The court finds the reasoning in Garrity and Norman persuasive: that it does not follow from the fact that the Secretary has discretion to establish the reporting requirements that give rise to an FBAR violation that the Secretary also has discretion to “override Congress’s clear directive” with respect to what the applicable penalties “shall” be, once the Secretary “chooses to impose them for a reporting violation.”

3. Timeliness of Government’s FBAR Claim

Defendant argues that no FBAR liability arose until the IRS assessed a penalty against Mr. Park on November 21, 2014, more than two years after his death. Mr. Park’s estate was distributed to the beneficiaries between November 2012 and January 2013.

Defendant argues that Mr. Park could not have paid the FBAR penalty after his death, and that the representative of Mr. Park’s estate could not pay a penalty before it existed.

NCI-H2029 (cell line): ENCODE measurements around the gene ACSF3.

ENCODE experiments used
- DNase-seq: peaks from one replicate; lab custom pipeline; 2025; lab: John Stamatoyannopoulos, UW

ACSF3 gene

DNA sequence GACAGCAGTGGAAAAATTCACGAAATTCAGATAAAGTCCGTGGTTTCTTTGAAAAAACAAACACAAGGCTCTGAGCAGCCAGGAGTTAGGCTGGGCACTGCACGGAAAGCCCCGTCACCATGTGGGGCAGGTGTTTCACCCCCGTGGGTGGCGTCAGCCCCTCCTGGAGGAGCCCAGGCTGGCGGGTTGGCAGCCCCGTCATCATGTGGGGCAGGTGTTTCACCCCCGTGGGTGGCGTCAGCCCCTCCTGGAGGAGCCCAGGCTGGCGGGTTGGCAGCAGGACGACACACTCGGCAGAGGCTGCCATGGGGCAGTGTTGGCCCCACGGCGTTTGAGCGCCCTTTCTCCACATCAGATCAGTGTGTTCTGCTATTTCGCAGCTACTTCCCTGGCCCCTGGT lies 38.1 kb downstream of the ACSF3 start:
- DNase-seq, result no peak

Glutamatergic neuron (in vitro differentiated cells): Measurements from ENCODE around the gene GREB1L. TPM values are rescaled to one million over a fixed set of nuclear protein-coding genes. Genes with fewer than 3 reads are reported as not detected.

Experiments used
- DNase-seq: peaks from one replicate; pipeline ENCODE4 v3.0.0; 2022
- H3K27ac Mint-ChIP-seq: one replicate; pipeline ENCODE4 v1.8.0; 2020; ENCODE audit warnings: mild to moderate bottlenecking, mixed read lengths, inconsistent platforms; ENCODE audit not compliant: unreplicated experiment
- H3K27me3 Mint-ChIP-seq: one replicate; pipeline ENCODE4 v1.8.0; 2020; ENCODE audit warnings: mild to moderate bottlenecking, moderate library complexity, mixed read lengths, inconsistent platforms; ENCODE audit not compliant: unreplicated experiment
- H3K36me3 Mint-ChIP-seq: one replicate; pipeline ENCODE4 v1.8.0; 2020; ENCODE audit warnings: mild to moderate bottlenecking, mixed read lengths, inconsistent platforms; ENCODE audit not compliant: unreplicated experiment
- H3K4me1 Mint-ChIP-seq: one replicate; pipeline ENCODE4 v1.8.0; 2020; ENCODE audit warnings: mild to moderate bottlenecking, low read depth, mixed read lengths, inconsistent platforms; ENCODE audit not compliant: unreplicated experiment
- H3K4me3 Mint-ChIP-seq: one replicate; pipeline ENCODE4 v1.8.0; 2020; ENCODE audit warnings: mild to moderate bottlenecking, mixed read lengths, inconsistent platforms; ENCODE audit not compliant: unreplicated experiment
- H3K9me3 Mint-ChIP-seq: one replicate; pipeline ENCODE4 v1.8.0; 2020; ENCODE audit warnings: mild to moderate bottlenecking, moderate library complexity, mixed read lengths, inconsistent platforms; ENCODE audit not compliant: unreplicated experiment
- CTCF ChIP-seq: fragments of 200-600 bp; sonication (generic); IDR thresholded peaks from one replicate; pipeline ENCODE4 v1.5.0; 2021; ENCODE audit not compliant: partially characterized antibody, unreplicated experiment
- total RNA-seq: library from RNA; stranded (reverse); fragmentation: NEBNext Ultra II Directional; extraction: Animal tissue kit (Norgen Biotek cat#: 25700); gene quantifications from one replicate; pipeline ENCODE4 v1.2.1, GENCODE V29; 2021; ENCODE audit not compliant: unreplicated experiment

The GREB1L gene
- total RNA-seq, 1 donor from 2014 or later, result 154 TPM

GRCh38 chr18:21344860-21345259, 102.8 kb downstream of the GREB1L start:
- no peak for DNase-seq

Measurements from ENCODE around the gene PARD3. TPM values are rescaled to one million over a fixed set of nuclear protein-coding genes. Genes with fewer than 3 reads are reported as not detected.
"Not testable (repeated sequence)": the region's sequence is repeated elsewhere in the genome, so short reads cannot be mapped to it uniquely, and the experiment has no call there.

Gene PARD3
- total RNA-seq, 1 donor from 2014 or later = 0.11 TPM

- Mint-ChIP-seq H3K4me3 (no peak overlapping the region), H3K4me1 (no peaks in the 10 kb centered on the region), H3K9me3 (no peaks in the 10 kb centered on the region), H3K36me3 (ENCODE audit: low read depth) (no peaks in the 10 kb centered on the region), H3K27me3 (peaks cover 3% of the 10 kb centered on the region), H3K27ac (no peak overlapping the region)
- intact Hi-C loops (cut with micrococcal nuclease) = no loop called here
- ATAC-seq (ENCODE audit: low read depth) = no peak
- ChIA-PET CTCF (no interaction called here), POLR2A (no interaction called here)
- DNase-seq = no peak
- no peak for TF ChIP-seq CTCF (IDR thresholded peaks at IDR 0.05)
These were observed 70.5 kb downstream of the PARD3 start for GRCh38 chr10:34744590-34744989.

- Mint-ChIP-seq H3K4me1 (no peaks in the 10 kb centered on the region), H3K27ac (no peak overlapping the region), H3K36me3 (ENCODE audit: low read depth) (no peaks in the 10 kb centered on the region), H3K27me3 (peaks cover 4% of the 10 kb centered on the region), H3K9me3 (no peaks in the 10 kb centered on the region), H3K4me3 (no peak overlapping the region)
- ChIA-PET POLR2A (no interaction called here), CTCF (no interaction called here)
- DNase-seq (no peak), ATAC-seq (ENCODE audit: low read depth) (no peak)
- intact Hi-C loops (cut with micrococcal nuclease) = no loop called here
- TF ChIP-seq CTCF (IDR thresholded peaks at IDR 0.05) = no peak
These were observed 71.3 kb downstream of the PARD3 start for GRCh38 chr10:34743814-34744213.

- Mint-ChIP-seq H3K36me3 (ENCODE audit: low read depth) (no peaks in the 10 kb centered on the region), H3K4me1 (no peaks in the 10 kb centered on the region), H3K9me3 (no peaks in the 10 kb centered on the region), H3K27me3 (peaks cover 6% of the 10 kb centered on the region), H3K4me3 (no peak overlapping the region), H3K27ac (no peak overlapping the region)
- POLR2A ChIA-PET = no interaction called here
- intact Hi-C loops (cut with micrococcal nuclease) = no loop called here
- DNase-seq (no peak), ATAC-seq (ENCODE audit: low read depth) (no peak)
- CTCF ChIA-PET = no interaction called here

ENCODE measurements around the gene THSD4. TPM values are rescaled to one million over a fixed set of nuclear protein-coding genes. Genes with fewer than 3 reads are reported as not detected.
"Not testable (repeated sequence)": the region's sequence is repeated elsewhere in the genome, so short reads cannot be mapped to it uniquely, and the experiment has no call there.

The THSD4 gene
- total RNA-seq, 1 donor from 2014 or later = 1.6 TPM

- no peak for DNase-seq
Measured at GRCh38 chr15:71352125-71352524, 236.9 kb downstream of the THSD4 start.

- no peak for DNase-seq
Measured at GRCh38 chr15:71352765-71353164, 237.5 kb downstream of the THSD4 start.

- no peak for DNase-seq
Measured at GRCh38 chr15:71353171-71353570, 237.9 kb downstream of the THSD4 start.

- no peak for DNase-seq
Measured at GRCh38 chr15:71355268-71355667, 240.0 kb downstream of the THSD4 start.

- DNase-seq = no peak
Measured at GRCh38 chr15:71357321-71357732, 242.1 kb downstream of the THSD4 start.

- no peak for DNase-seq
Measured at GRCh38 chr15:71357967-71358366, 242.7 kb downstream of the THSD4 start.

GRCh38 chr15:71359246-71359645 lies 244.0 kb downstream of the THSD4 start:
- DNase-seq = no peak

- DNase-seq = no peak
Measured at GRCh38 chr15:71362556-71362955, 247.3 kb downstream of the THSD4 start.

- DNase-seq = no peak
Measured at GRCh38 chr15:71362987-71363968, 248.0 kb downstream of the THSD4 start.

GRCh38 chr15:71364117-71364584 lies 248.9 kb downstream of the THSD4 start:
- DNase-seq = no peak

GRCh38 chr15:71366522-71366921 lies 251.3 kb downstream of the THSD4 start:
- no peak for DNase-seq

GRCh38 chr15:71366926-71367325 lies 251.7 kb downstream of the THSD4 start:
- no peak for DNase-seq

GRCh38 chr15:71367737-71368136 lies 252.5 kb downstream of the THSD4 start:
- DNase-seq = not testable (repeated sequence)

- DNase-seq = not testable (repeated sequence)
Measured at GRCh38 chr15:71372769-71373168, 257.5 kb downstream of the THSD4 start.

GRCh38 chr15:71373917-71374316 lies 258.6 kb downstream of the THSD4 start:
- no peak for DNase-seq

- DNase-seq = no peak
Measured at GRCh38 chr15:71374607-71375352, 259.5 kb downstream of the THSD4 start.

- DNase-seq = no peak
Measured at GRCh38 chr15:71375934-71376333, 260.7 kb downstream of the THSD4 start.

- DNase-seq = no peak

The government responds that, as an initial matter, its claim for FBAR liability accrued not on the date of the assessment but on June 30, 2009, the date Mr. Park’s 2008 FBAR form was due.

Not only did Mr. Park’s FBAR liability arise before his death, the government argues, it also survives his death, and the FBAR penalty can be collected against his heirs.

The court agrees with the government’s position. The estate of a taxpayer who fraudulently concealed a portion of his income during his lifetime, but died before he personally filed a fraudulent return, cannot thereby avoid a liability the taxpayer himself could not have avoided if his conduct had been uncovered while he was alive.